Alec Burks was a slashing scorer in college who led the Big 12 and was sixth in the nation in points with 779. But he hasn't had much time to show off his scoring ability in the NBA.
He's averaged just 16.9 minutes in two seasons, some of which while the team was experimenting with him as a potential 6'6" point guard.
While he didn't seem like a natural fit there, the experiment should still prove valuable as a learning experience as Burks now enters the starting lineup.
Along with Trey Burke and Gordon Hayward, he can be part of a trio of Jazz players possessing the ability to get to the rim off the dribble and draw help defenders.
In his stints at point guard last year, Burks showed a budding willingness to pass out of those situations, as his assist percentage climbed about 4 percent and his average for field goal attempts per 36 minutes was down by about a shot and a half from his rookie year.
Another positive sign was an improved three-point percentage from year 1 to 2. Outside shooting was a concern some had about Burks coming out of Colorado, as he shot just 29 percent from the college three-point line as a sophomore. In his second NBA season, Burks hit 36 percent.
Predicted 2013-14 Stats: 12.5 points, 4.7 rebounds and 3.9 assists
Burks may have been one of the nation's most productive players in college, but he'll probably be the fourth or fifth option on offense with Utah this year.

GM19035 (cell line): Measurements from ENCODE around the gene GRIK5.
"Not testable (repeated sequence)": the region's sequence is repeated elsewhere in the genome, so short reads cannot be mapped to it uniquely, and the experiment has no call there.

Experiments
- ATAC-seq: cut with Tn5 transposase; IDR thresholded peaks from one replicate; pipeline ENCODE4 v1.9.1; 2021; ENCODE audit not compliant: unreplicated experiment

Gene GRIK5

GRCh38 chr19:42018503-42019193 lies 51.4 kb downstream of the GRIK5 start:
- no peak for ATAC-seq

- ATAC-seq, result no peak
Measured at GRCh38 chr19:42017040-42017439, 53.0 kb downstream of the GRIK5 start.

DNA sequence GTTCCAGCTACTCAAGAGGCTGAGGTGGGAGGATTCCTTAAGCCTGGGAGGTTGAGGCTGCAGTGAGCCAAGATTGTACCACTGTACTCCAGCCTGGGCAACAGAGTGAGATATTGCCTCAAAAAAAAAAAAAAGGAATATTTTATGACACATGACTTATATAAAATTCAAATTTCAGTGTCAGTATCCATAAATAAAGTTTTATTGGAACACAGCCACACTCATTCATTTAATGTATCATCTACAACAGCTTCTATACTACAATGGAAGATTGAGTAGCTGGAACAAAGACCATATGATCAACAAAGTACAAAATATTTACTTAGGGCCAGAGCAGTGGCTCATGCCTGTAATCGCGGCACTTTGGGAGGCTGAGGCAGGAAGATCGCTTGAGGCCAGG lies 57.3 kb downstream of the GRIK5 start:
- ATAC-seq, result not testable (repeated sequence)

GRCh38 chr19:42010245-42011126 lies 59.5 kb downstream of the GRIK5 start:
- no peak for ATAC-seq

Because he possesses natural scoring ability and a more well-rounded game (thanks in part to spending some time at point guard), I still see him as a double-digit points producer.
2012-13 Per-36 Minutes: 17.4 points, 3.8 rebounds and 3.6 assists
Anticipated Role: Veteran Leader and Floor Spacer
You know you're rebuilding when the "veteran" in the lineup is 23 years old. That's the case with the Jazz and the only guy in the presumed first five who's started more than a season's worth of games.
For some reason unbeknownst to me, Tyrone Corbin saw fit to start Marvin Williams over Hayward last year. And as good as Hayward was in the role of sixth man, the message from management seems clear that they want the youngsters thrown in the fire. Why else would they let every free agent they had walk?
That's why everyone assumes the lineup will read Burke, Burks, Hayward, Favors and Kanter.
And so for the first time since his sophomore year at Butler, Hayward is going to have to carry a big portion of the offensive load for his team.
Based on the steady incline in production over the course of his career, it looks like he's ready to handle the new responsibility.
Hayward nearly doubled his scoring average from year one to two, and added a few more points per game this past season. His player efficiency rating followed a similar pattern.
Predicted 2013-14 Stats: 17.1 points, 4.5 rebounds and 4.1 assists